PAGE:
At a Glance
Why Get Tested?
Primarily to monitor cancer treatment, including response to therapy and recurrence; as an indicator of the amount of cancer or size of tumor present (tumor burden) and to assist in determining prognosis and cancer staging; to determine if cancer has spread (metastasis); occasionally as follow up to a positive screening test for cancer, to help determine whether cancer is present in the body, though it is not useful as a general population screening test
When to Get Tested?
When you have been diagnosed with colon, pancreas, breast, lung, ovarian, medullary thyroid or other cancer prior to starting cancer treatment and then, if elevated, at intervals during and after therapy; occasionally when cancer is suspected but not confirmed – to aid in its detection
Test Preparation Needed?
The Test Sample
What is being tested?
Carcinoembryonic antigen (CEA) is a protein that is present in certain tissues of a developing baby (fetus). By the time a baby is born, it drops to a very low level. In adults, CEA is normally present at very low concentrations in blood but may be elevated in certain types of cancer. This test measures the amount of CEA in the blood to help evaluate individuals diagnosed with cancer.
CEA is a tumor marker. Originally, it was thought that CEA was a specific marker for colon cancer, but further study has shown that an increase in CEA may be seen in a wide variety of other cancers. CEA can also be increased in some non-cancer-related conditions, such as inflammation, cirrhosis, peptic ulcer, ulcerative colitis, rectal polyps, emphysema, and benign breast disease, and in smokers. For this reason, it is not useful as a general cancer screening tool, but it does have a role in evaluating response to cancer treatment and in cancer surveillance. When an individual has been diagnosed with cancer, an initial baseline test for CEA may be performed. If this level is elevated, then subsequent serial testing of CEA may be performed to monitor the cancer as the individual undergoes treatment.
How is the sample collected for testing?
NOTE: If undergoing medical tests makes you or someone you care for anxious, embarrassed, or even difficult to manage, you might consider reading one or more of the following articles: Coping with Test Pain, Discomfort, and Anxiety, Tips on Blood Testing, Tips to Help Children through Their Medical Tests, and Tips to Help the Elderly through Their Medical Tests.
Another article, Follow That Sample, provides a glimpse at the collection and processing of a blood sample and throat culture.
Is any test preparation needed to ensure the quality of the sample?
No test preparation is needed.
Ask a Laboratory Scientist
NOTE: This article is based on research that utilizes the sources cited here as well as the collective experience of the Lab Tests Online Editorial Review Board. This article is periodically reviewed by the Editorial Board and may be updated as a result of the review. Any new sources cited will be added to the list and distinguished from the original sources used.
Sources Used in Current Review
(Revised 2012 January 20). How is Thyroid Cancer Diagnosed? American Cancer Society [On-line information]. Available online at http://www.cancer.org/Cancer/ThyroidCancer/DetailedGuide/thyroid-cancer-diagnosis through http://www.cancer.org. Accessed October 2012.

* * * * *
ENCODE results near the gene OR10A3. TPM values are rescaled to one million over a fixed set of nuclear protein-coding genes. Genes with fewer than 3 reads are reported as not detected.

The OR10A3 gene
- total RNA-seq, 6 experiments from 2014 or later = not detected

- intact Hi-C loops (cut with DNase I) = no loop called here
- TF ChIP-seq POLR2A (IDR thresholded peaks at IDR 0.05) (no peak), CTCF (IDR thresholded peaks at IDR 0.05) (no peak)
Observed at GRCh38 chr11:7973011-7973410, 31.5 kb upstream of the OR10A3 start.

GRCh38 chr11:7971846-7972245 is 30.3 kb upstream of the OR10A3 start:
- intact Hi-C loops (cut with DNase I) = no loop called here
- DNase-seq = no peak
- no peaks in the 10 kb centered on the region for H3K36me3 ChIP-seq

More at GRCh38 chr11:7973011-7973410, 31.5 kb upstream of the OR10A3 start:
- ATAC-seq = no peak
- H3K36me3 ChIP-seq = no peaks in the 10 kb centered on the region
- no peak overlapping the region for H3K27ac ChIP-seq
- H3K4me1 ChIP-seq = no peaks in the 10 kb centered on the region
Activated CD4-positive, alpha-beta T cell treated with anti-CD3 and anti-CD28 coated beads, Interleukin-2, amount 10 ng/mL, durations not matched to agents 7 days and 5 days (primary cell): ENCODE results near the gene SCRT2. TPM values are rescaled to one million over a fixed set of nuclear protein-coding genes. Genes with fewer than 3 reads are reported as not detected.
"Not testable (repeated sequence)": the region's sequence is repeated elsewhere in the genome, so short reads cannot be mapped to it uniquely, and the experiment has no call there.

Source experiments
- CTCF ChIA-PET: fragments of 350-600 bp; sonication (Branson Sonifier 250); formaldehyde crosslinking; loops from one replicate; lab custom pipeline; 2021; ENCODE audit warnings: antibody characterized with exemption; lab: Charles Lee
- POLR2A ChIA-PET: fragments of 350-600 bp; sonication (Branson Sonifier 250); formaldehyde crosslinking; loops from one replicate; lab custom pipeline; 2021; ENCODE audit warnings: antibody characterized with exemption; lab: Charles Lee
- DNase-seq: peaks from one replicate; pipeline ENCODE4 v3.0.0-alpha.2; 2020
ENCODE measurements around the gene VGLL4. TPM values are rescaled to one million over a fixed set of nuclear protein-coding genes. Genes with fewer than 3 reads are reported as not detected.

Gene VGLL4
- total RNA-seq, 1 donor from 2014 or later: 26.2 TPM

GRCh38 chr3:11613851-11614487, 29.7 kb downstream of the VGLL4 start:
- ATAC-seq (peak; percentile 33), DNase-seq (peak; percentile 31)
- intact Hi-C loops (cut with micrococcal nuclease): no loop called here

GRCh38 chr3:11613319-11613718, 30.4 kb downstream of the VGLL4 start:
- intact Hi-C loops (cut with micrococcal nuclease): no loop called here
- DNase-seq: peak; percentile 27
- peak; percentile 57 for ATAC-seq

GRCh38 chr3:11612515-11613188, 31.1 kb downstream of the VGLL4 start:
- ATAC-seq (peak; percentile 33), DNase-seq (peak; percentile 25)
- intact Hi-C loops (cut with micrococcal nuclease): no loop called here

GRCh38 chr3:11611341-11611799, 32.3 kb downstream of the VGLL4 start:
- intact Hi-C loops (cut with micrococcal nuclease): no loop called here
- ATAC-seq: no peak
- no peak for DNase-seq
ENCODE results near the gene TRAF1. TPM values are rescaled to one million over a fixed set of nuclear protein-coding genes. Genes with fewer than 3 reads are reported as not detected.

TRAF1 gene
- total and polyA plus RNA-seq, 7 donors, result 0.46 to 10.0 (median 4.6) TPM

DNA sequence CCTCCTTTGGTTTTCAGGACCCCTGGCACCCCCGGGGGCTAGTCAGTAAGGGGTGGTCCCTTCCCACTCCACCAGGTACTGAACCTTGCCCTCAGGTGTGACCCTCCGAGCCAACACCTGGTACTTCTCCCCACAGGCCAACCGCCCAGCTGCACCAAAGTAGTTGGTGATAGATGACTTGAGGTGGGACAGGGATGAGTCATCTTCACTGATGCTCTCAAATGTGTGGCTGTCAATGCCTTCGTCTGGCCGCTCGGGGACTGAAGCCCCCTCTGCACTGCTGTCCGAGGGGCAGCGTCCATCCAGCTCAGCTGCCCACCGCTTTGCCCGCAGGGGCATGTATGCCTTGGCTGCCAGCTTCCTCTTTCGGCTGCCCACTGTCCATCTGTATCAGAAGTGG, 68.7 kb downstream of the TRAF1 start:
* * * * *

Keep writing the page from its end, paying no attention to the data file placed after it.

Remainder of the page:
Dugdale, D. (Updated 2011 August 5). CEA blood test. MedlinePlus Medical Encyclopedia. [On-line information]. Available online at http://www.nlm.nih.gov/medlineplus/ency/article/003574.htm. Accessed October 2012.
(Revised 2012 October 1). How is colorectal cancer diagnosed? American Cancer Society. [On-line information]. Available online at http://www.cancer.org/Cancer/ColonandRectumCancer/DetailedGuide/colorectal-cancer-diagnosed through http://www.cancer.org. Accessed October 2012.
(© 1995-2012). Carcinoembryonic Antigen (CEA), Serum. Mayo Clinic Mayo Medical Laboratories [On-line information]. Available online at http://www.mayomedicallaboratories.com/test-catalog/Overview/8521 through http://www.mayomedicallaboratories.com. Accessed October 2012.
(Revised 2011 March 24). Common cancers and the tumor markers linked to them. American Cancer Society [On-line information]. Available online through http://www.cancer.org. Accessed October 2012.
(Reviewed 2011 December 30). Tests to Detect Colorectal Cancer and Polyps. National Cancer Institute. [On-line information]. Available online at http://www.cancer.gov/cancertopics/factsheet/detection/colorectal-screening through http://www.cancer.gov. Accessed October 2012.
Pagana, K. D. & Pagana, T. J. (© 2011). Mosby's Diagnostic and Laboratory Test Reference 10th Edition: Mosby, Inc., Saint Louis, MO. Pp 223-224.
Clarke, W., Editor (© 2011). Contemporary Practice in Clinical Chemistry 2nd Edition: AACC Press, Washington, DC. Pp 244-245.
Tietz Textbook of Clinical Chemistry and Molecular Diagnostics. Burtis CA, Ashwood ER, Bruns DE, eds. 4th edition, St. Louis: Elsevier Saunders; 2006, Pg 768.
Sources Used in Previous Reviews
Clarke, W. and Dufour, D. R., Editors (2006). Contemporary Practice in Clinical Chemistry, AACC Press, Washington, DC. Pp 244-245.
Pagana K, Pagana T. Mosby's Manual of Diagnostic and Laboratory Tests. 3rd Edition, St. Louis: Mosby Elsevier; 2006 pp 161-162.
MedlinePlus Medical Encyclopedia: CEA. Available online at http://www.nlm.nih.gov/medlineplus/ency/article/003574.htm. Accessed February 2009.